This past Tuesday we were invited to Derick’s high school to speak to a Bible study group on campus. We were told that in the past year or so the group has been dwindling down until it’s only been about thirty-five students coming each week. By Derick’s word of mouth and his enthusiasm and love for us, he told us he had three hundred students sign up to be there! We weren’t sure if we understood that correctly, but it really didn’t matter if there were thirty or three hundred. Of course everybody needed us just before we were to leave, trying to get away, and taking Bakali (who is Derick’s ‘brother?’) with us to show the way, we understood the school to be about fifteen-twenty minutes down the highway going to Jinja and we had thirty minutes to get there. Let me stop here.
In America, sometimes back roads are more convenient to get somewhere. I always liked to take the interstate if I could in the city rather than be caught in traffic on some two-lane back road. On the Harley we preferred back roads. But here, they insist “this” road is a short cut and every time we have listened and followed their directions it has taken twice as long and seemed a miracle the truck didn’t come apart at the seams. You don’t even know what pot-holes and uneven roads are until you drive the roads of Uganda! Okay, back to the story…fifteen minutes late and stressed out about it!
The classroom was packed like sardines, we could hear the singing before we got out of the truck. There were three hundred plus students packed in there. It was amazing, hot and I’m not sure I’ve ever told you but most here do not wear deodorant. So we will leave it at that. Derick got to introduce us, as his parents. I am Mommy and had to stand up and speak – not one of my strengths in that big a crowd! I did get teary seeing all the faces and hearing them singing about Jesus at this important time in their lives, the time when they are at a crossroad between child and adult, deciding what their future will look like. I thanked them and told them how it fills my heart to see so many present and their faith is such an encouragement. Then I told them that I was going to turn it over to my husband because he is the speaker in our family!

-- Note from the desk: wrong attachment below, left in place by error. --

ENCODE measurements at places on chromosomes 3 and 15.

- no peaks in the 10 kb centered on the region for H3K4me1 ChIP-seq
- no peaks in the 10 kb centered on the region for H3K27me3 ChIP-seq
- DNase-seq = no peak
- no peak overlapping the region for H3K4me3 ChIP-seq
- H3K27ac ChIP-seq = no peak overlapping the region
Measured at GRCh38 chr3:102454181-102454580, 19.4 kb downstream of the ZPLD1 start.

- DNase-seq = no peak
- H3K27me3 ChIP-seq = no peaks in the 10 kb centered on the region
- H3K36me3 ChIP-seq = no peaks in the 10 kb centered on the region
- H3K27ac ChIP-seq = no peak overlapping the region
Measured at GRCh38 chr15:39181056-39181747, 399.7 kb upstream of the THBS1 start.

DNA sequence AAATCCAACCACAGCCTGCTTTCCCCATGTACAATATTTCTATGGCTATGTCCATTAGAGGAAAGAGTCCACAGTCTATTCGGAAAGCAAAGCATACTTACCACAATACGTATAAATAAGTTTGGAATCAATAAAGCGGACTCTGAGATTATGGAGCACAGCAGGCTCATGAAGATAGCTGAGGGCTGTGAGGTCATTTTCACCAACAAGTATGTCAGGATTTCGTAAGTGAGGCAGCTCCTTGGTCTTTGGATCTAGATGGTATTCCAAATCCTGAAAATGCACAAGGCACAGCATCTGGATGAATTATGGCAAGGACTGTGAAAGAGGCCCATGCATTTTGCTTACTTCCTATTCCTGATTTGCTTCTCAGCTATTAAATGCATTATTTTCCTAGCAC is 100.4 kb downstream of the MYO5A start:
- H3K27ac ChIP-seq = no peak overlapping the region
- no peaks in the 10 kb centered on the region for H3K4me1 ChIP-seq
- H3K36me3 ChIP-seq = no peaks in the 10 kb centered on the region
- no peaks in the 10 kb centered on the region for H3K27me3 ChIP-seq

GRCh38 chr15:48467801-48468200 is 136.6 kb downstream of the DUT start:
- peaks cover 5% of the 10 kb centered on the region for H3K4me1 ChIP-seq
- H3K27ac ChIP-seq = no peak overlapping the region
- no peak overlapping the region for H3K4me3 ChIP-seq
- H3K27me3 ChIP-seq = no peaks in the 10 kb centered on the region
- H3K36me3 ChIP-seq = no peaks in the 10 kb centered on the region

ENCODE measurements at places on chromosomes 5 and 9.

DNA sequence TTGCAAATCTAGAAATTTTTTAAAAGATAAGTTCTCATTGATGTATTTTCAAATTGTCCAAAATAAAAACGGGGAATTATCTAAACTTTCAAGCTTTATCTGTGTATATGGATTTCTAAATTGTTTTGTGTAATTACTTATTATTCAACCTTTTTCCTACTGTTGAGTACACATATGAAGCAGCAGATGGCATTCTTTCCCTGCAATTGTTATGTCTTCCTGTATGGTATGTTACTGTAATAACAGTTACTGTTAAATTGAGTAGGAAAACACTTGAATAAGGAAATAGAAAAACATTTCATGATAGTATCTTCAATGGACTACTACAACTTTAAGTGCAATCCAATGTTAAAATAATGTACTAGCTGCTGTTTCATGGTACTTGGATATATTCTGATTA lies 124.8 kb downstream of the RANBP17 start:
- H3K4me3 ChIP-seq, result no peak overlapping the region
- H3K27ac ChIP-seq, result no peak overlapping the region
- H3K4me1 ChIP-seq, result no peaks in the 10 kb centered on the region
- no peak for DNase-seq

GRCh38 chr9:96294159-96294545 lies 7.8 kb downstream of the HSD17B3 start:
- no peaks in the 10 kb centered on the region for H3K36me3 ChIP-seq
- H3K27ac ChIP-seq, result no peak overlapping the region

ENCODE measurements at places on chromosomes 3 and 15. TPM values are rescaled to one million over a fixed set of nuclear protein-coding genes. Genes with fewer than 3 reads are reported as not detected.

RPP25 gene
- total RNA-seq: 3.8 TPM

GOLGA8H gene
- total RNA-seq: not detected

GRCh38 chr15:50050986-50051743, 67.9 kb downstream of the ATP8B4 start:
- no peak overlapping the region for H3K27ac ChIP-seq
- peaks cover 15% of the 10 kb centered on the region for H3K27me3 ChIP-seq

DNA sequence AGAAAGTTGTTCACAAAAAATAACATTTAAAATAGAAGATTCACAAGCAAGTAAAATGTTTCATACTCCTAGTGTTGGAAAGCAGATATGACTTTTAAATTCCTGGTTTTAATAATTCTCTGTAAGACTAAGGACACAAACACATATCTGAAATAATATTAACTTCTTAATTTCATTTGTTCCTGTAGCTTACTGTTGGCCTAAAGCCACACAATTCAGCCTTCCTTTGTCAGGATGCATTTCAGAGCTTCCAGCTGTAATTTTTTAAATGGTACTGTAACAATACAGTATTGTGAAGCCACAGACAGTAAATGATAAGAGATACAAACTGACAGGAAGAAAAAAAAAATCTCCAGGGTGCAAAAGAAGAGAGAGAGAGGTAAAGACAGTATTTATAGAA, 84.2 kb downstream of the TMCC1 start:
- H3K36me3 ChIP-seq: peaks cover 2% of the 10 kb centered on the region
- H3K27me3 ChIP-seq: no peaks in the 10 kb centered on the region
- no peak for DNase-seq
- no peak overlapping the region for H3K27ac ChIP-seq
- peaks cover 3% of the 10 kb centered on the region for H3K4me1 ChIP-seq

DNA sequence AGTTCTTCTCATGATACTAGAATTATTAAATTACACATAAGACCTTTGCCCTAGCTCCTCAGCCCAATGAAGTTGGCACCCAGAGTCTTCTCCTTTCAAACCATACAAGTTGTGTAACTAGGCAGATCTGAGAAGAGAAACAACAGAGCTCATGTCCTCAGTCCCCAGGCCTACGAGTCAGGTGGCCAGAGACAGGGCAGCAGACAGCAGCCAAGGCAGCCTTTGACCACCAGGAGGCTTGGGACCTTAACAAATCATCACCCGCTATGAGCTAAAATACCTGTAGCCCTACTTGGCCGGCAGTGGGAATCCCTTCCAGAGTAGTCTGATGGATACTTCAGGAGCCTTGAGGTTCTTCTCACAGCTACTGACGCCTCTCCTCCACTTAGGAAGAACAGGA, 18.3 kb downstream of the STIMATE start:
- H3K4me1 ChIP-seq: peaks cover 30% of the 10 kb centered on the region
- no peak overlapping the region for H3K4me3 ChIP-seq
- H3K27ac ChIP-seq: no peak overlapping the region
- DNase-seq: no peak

Christian gave a message from Jeremiah and encouraged these young adults to make the right decisions now, decisions to follow Christ and let Him lead their lives. He has a plan for each and every one of them and if they would just seek Him and follow His plan they can change the lives of those around them, and together they can all change the direction of this country. It was very relevant to each and every one of their lives. He didn’t have to have an interpreter so I believe he had more freedom to speak the word. I know when I tell the stories it is so difficult to keep a rhythm when you have to stop every sentence or so.
After the message we got to sit down with the head teacher of the school who informed Christian that in twenty minutes he was going to speak to the entire school – eight to nine hundred of the thousand students who attend the high school with a very large percentage being muslim. Whoa, talk about being put on the spot! That doesn’t usually intimidate my husband but I think it threw him just a little. It’s not that he doesn’t usually have something to say, it is just more difficult here when you have translators, beliefs that are either mixed up or ingrained from many years of teaching the muslim faith. I saw him looking up a few scripture on his phone. When they were ready for him, God had him ready for them.
When we walked up to the front of the students it was a little overwhelming. Raelee and I sat right in front and kids were only about two feet away. It is very awkward to feel hundreds of eyes staring at you, not smiling, no expression. Just staring. I often feel like we are the main attraction at the zoo! He spoke about David and Goliath, and when he mentioned Goliath, the whole place went crazy, yelling and laughing. We still don’t know what that was about! But when he was telling them about how close David had to have been to kill the lion and kill the bear, he grabbed his beard and pulled himself close enough to one student that he could have grabbed it and said “This is how close David had to be to grab that lion. And the crowd went wild again – only this time we knew why. I think he had all of their attention from that moment on.
After that we took Derick back to his apartment, he was eager for us to see the place that we pay for and how he lives. We met his landlady who has been really impressed with what a kind and responsible young man he is, she even lets him have electricity for free so that he doesn’t have to do his studies by candlelight. Then we got to see his apartment, a 5’x7′ room with a curtain in the middle to separate his bed from the other half. But he is very proud to have his own space, not to have to stay at the dorm packed in a bunk bed with hundreds of other students. It would be more expensive and he wouldn’t be able to leave when he wants to, he wouldn’t be able to come to church if he lived on campus. We are proud of him and so happy to be able to support this young man with so much potential.
Finally we were ready to leave, ready to drive to Jinja and eat Mexican food! We gave Bakali transport money to get back home and headed out the other direction – to the highway. On the way home we timed where we had gotten off the road on our trip to the school. The highway took 15 minutes, the shortcut almost an hour! We have learned that when they say shortcut it is anything but!
(Oh yeah, didn’t realize there was a guy picking his nose until I had this post finished. Enjoy! 🙂